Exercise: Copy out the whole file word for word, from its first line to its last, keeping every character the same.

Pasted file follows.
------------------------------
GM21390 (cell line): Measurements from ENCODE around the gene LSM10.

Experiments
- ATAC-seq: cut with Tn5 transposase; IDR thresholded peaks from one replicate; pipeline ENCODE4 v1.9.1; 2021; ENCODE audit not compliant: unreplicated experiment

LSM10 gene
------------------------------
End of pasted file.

GM21390 (cell line): Measurements from ENCODE around the gene LSM10.

Experiments
- ATAC-seq: cut with Tn5 transposase; IDR thresholded peaks from one replicate; pipeline ENCODE4 v1.9.1; 2021; ENCODE audit not compliant: unreplicated experiment

LSM10 gene